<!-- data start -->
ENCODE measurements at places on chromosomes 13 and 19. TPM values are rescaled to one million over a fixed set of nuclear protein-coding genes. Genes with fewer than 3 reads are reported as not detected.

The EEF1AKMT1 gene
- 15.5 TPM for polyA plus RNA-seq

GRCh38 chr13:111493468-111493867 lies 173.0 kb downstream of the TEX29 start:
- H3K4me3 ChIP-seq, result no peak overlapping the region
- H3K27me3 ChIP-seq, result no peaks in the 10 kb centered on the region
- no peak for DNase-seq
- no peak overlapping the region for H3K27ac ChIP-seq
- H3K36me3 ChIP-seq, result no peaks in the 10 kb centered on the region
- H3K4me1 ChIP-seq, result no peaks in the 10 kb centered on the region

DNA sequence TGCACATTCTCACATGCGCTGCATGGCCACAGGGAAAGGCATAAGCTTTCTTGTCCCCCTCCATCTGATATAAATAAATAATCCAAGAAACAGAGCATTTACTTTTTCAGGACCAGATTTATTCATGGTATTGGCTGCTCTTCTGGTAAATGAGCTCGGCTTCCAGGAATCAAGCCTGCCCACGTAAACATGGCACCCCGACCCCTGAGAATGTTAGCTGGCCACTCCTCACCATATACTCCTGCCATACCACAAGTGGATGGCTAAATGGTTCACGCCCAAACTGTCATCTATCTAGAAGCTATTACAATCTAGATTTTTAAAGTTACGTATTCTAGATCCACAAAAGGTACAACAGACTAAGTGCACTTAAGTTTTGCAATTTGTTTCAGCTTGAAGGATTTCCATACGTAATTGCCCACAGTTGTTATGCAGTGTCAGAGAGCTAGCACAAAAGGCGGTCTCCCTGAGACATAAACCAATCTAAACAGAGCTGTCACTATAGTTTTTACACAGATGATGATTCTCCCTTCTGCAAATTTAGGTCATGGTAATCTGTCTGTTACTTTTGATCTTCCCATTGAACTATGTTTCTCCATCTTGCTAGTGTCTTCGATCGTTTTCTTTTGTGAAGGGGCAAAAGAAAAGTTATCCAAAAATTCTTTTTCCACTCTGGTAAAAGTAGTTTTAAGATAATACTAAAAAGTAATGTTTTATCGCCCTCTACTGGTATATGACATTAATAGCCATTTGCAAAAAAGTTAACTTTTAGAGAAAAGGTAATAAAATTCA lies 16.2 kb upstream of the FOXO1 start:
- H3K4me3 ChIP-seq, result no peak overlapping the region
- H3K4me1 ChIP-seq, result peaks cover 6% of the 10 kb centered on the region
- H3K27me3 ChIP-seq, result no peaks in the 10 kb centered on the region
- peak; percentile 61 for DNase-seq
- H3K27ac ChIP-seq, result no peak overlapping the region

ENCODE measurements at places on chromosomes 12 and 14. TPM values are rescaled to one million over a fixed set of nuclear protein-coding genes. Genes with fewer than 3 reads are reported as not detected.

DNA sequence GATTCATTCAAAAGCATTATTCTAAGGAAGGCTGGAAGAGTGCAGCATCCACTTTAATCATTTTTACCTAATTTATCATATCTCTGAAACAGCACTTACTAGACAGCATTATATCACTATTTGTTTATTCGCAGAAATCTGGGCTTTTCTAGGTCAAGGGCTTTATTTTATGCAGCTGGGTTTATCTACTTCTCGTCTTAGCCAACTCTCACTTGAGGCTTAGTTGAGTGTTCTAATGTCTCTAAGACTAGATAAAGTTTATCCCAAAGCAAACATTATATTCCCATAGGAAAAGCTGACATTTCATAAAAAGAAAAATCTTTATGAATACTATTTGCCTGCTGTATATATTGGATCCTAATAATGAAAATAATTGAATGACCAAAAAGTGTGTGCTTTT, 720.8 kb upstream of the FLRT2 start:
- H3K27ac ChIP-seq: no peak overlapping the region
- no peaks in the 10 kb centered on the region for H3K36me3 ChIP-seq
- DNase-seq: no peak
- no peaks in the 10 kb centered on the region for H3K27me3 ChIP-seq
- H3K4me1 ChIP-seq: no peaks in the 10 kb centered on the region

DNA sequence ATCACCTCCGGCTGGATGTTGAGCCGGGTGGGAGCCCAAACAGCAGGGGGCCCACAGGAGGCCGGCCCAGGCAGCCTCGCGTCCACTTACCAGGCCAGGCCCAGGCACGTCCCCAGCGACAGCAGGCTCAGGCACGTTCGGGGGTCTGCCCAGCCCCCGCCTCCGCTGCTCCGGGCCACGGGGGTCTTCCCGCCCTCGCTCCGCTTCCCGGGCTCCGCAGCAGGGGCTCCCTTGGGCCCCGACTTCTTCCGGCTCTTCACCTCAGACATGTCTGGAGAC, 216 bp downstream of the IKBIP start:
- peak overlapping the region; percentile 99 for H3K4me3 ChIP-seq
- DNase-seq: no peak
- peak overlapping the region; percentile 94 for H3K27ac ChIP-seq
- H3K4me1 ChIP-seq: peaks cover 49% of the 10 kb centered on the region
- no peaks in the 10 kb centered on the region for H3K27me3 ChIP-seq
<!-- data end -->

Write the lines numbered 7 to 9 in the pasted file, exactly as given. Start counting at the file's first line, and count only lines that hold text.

- no peak for DNase-seq
- no peak overlapping the region for H3K27ac ChIP-seq
- H3K36me3 ChIP-seq, result no peaks in the 10 kb centered on the region